‘COVID doesn’t care about your age’: Georgia’s virus deaths soar

Credit: Ben Gray

Credit: Ben Gray

'We’re seeing what happens when you don’t manage a pandemic,” says one critic of state's loose mandates.

For as far back as she can remember, Amber Gregory said she and her brother Kyle were close.

Cherished home videos show Kyle, just two years older than his sister, helping Amber learn to walk. Kyle always seemed to know how to make people feel better, his sister said, whether with a joke, or his bright smile.

When Kyle started feeling sick a few days after July Fourth, his parents urged the former Brookwood High School offensive lineman to come home to Gwinnett County from Warner Robins, where he’d found his dream job in electrical engineering. But his sister said Kyle, who was waiting on results of a coronavirus test, didn’t want to risk exposing his family.

Kyle Gregory checked himself into the hospital July 13 and was later diagnosed with pneumonia and COVID-19. Doctors tried Remdesivir, oxygen and blood plasma and were on the verge of placing him on a ventilator when he went into cardiac arrest, his sister said. Gregory died July 19. He was 24.

ExploreComplete coverage of COVID-19 in Georgia

“COVID doesn’t care about your age or what demographic you are,” Amber Gregory said.

Gregory is one of about 3,500 Georgians who have died so far from the coronavirus.

Amid a sustained spike in new cases and hospitalizations in Georgia, health experts have been guarding for the inevitable rise in deaths. That rise, those experts said, appears to have arrived.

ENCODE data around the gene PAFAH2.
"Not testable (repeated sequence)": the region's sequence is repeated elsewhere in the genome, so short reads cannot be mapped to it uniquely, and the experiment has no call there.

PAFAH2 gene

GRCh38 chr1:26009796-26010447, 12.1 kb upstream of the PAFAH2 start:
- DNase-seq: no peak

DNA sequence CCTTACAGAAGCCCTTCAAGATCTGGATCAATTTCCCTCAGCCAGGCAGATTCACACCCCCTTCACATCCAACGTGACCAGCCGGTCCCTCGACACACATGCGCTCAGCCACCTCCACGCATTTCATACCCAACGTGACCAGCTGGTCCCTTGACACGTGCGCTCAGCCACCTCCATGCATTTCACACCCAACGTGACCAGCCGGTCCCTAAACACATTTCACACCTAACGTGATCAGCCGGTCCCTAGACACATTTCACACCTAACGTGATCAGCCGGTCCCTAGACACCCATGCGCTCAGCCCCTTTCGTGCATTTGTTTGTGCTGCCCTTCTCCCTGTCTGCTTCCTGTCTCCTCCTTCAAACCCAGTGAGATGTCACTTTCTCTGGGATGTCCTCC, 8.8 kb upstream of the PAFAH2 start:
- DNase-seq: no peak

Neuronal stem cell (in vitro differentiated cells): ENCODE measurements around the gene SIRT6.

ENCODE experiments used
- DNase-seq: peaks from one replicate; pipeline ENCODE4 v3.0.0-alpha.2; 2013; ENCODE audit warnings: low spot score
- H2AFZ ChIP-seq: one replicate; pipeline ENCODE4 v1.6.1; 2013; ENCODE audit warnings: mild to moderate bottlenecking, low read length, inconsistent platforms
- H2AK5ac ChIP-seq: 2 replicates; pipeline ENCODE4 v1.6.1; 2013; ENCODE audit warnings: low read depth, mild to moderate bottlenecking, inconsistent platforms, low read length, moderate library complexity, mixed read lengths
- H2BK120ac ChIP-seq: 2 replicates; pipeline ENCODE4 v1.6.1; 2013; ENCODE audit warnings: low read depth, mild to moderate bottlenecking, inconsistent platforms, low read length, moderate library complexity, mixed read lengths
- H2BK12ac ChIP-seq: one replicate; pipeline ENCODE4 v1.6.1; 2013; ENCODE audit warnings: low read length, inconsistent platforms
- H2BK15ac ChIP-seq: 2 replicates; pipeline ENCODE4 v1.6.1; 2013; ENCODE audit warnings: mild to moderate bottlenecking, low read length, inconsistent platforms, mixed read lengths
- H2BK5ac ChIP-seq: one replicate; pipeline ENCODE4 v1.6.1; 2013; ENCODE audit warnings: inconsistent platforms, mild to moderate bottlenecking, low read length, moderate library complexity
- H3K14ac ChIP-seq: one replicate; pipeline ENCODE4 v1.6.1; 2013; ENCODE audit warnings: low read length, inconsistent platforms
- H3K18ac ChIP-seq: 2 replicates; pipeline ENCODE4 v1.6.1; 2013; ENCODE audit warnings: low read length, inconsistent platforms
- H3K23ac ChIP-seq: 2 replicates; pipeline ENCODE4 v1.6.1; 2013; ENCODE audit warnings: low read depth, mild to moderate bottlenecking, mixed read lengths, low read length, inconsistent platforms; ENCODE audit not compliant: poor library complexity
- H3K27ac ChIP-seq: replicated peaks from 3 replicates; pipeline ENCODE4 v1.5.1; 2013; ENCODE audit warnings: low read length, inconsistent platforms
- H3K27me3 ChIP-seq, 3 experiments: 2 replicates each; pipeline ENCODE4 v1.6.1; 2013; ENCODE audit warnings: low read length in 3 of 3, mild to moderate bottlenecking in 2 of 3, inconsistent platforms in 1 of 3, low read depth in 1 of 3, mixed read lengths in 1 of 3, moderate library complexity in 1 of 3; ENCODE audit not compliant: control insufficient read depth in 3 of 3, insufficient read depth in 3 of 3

Credit: Courtesy of Amber Gregory

Credit: Courtesy of Amber Gregory

Georgia reported 327 deaths in the seven days ended Saturday, a weekly record, and an increase of 90% from the week of July 12.

The rolling seven-day average of daily reported deaths bottomed out July 3 at 12, but has since nearly quadrupled, hitting a new high of 47 on Saturday.

African Americans, like Gregory, account for about a third of Georgia’s population, but about half of all deaths, reflecting the disproportionate impact of the virus on minority communities. The poor, minorities and elderly are more likely to have pre-existing conditions that worsen COVID-19.

The overwhelming majority of deaths are from people 50 and older. As of Saturday, people under 50 accounted for 230 or about 7% of coronavirus deaths in Georgia.

There’s a predictable and grim pattern to the coronavirus, health experts say.

“If cases go up, hospitalizations go up and deaths go up,” Dr. Cyrus Shahpar, director of the Prevent Epidemics Team at the global health initiative Resolve to Save Lives, said Thursday in a conference call with reporters. “The amount they go up varies on things like age of those infected and co-morbidities. But the trend is up, up, up. It’s never up, up, down.”

Trend: ‘Going up'

The latest spike in cases started in young adults. Though young adults are less likely to die, young people do die and can get very sick from the virus. And experts warn the virus easily spreads into older and more vulnerable populations.

It took about 16 weeks from the first reported case of COVID-19 for Georgia to reach 75,000 cases. The state doubled that figure in about four weeks.

Robert Bednarczyk, an assistant professor of global health at Emory University’s Rollins School of Public Health, said Georgia has lost the sense of control over the virus it thought it had in May and early June.

Credit: Ben Gray

Credit: Ben Gray

“I’m worried as we move forward that trend is going to keep going up,” he said.

On Sunday, the state reported 2,765 new cases, and 167,953 cases to date. That followed a new daily high in cases reported Friday with 4,813, which accompanied a new high in testing. Testing has increased, but the percentage of positive tests has outpaced growth in testing, a signal of substantial community spread.

Georgia is one of nearly two dozen states designated as having “uncontrolled spread” by the non-partisan COVID Exit Strategy, as measured by rate of new cases.

The growth in cases, hospitalizations and deaths nationally is most pronounced in the South and West.